At the sound of Jim’s voice Larry had instantly hidden back against the bigger ape. Amos looked down at them. “Oh, that’s not a friend. That’s his mother. You mustn’t blame her, Mr Sandburg. She was just looking after her own. Larry was very upset the other night, and naturally she was upset for him.”

Larry was upset!” Blair muttered, short on his usual sympathy.

Jim looked at the mother ape. She was holding firmly onto Larry, and picking something out of his fur. “Well, maybe if she thinks Blair belongs to me we won’t get a repeat of this if they make another jailbreak,” he said, taking an equally firm hold of Sandburg and ruffling through his curls, making sure the mother was watching his movements.

“Jim! What the hell…?!”

“I think she’s got the idea,” Jim said after a minute, releasing him.

Amos, amused, nodded. “That’s right. Hear that noise she’s making now. That’s her coffee morning noise. She’s sympathising with you and telling you young ones are a lot of trouble. Well, I’d better be taking them back, Mr Sandburg. I’m sorry about your office.”

Blair, for once, was speechless. Jim grinned. “Thanks for coming so promptly. I’ll look in sometime and make sure Larry’s behaving himself.”

“Be a pleasure to see you,” Amos said, and left, still talking quietly and rather reprovingly to the two Barbary apes.

Jim eyed the wreck of the office. “Well, Chief, it’s your call. We can do this now, or we can go out and have a meal. My treat.”

Blair sighed, but his sense of humour seemed finally to be returning. “It’s not going to go anywhere; lets eat. Just so long as it’s a steak or something and not jungle fruits. Payback’s a banana.”

Jim didn’t know anyone else who could actually make him laugh aloud. Doing the monkey thing on Sandburg’s hair again to make him yelp, he took him off to a restaurant where the prices made the kid blink. “Hey, Jim, this is kind of a special occasion place. It’s not your birthday or anything is it?”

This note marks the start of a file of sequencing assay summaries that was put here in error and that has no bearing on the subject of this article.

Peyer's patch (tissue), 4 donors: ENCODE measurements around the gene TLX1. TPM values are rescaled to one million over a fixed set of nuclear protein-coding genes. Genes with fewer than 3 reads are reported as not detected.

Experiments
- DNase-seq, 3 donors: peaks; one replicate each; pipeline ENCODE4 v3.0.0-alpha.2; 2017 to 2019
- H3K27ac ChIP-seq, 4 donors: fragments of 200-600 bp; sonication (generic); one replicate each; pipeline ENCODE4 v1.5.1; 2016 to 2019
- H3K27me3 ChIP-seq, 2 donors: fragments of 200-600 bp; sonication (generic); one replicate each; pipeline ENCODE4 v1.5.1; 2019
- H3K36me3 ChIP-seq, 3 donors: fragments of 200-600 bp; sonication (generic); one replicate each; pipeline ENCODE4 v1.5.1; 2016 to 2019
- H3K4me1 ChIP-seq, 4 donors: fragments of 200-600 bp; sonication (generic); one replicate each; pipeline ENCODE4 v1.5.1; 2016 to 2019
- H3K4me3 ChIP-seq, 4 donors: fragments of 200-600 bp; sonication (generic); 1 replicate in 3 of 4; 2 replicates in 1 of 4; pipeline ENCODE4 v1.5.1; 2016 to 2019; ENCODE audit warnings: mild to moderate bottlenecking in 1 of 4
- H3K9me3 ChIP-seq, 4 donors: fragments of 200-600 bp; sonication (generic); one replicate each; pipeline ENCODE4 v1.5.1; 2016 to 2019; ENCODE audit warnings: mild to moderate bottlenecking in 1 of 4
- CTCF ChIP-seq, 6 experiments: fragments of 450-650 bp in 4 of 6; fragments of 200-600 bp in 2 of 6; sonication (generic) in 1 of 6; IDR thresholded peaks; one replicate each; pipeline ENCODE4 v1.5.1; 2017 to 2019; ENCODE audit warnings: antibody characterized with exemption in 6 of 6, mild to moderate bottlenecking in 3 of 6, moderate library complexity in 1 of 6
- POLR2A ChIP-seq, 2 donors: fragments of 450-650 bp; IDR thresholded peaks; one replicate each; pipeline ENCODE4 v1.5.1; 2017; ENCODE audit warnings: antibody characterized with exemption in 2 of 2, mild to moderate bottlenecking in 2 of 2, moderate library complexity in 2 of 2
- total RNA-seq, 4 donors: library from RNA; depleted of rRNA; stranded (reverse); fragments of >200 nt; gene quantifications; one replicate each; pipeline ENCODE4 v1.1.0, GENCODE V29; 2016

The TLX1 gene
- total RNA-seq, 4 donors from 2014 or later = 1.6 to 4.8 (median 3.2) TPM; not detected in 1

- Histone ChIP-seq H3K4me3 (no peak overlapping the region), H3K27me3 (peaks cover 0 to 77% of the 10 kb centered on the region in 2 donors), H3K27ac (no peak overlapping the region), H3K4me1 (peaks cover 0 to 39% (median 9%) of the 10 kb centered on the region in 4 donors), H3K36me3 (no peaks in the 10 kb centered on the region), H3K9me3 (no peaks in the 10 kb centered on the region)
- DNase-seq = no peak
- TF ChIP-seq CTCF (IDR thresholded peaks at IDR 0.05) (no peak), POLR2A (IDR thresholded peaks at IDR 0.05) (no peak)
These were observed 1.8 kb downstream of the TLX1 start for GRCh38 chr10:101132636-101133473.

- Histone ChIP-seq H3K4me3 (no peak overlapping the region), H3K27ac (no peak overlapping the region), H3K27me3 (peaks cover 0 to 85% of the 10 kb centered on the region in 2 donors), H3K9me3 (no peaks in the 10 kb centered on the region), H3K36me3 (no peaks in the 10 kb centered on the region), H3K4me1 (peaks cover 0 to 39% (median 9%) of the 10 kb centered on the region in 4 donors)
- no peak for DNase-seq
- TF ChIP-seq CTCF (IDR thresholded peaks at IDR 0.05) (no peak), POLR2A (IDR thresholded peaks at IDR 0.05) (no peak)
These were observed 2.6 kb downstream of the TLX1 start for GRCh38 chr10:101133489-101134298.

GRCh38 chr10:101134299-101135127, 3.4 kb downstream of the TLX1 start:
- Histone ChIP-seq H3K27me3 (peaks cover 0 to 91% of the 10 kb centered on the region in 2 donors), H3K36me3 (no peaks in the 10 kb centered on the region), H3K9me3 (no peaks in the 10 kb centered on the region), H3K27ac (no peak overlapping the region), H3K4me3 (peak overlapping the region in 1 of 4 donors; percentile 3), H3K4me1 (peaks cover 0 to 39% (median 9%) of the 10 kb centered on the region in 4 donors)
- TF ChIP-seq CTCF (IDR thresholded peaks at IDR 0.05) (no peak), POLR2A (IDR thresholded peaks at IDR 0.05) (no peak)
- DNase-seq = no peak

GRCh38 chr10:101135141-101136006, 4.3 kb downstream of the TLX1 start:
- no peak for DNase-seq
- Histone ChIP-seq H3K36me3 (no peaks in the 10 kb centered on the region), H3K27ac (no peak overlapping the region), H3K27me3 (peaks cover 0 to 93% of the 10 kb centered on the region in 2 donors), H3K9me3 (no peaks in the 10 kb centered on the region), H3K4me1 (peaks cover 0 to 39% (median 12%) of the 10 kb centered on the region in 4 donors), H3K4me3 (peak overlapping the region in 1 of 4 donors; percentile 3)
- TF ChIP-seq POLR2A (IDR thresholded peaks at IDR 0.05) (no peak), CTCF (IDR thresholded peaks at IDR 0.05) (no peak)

Jim took a sip of his wine. “No. Different sort of occasion.”

He refused to give on this all through the meal, and Sandburg’s guesses got wilder ’til they were both laughing more than they were eating.

“Streaking Captain’s Day,” Blair tried as the coffee arrived. “Buy a Cop a Doughnut Day. No, I’ve got it. Truck Wreckers Anonymous of the World Unite Day?”

“Nope,” Jim said smugly. “Try closer to home.”

“Truck Wreckers of Cascade?”

“No. Give up?”

It was a pleasure to watch the twin forces of dignity and curiosity fight it out. Curiosity won, as he’d known it would. “Bet it’ll be a real let down,” Blair grumbled, refilling his cup.

Well, it probably would. Suddenly not feeling quite so much like laughing, Jim handed over the polite and formal invitation he’d made in a moment of terminal boredom with his paperwork. Blair might or might not want to stay in the loft, but at least he wouldn’t feel like an uninvited guest any more.

He watched Blair read it, heard his heartbeat speed up, saw the uncertainty on Blair’s face as he looked up.

“It’s not a joke,” he said quietly. “You’re welcome to stay ’til you’d rather move on.”

“Oh, man,” Blair said, looking overwhelmed and exactly like someone who was going to express their enthusiasm in a neo-hippy way rather than with a nice reserved ‘yes please’.

Jim nipped that in the bud hastily, though it was kind of nice the kid was so pleased. “Of course, it’s even more suitable now you’re a member of my troop. Larry’s mother will expect you to be there if I have her around to tea.”

Blair started to laugh again. “Amos is never going to let me hear the last of that. Jim, I’ll write you a polite and formal acceptance the next time I get near a computer. Thank you. The loft is the coolest place I’ve ever lived in.”

Jim indicated to the waiter to bring the bill. “We’ll get a bit of furniture for the room after work tomorrow.” Again he caught that momentary uncertainty. “Hey, I owe you. Anyway, it’s an investment. If you get fed up with me and decide to move out you’re not going to take the furniture with you.”

Blair had that overwhelmed look again, and he got hastily on with signing the bill. He wasn’t surprised though, that when they got back Blair began immediately clearing up the remaining muddle in his room. He hadn’t wanted to make the kid feel too indebted; in Jim’s book, as he’d said, he owed the kid, but it wasn’t easy to convince Blair of that.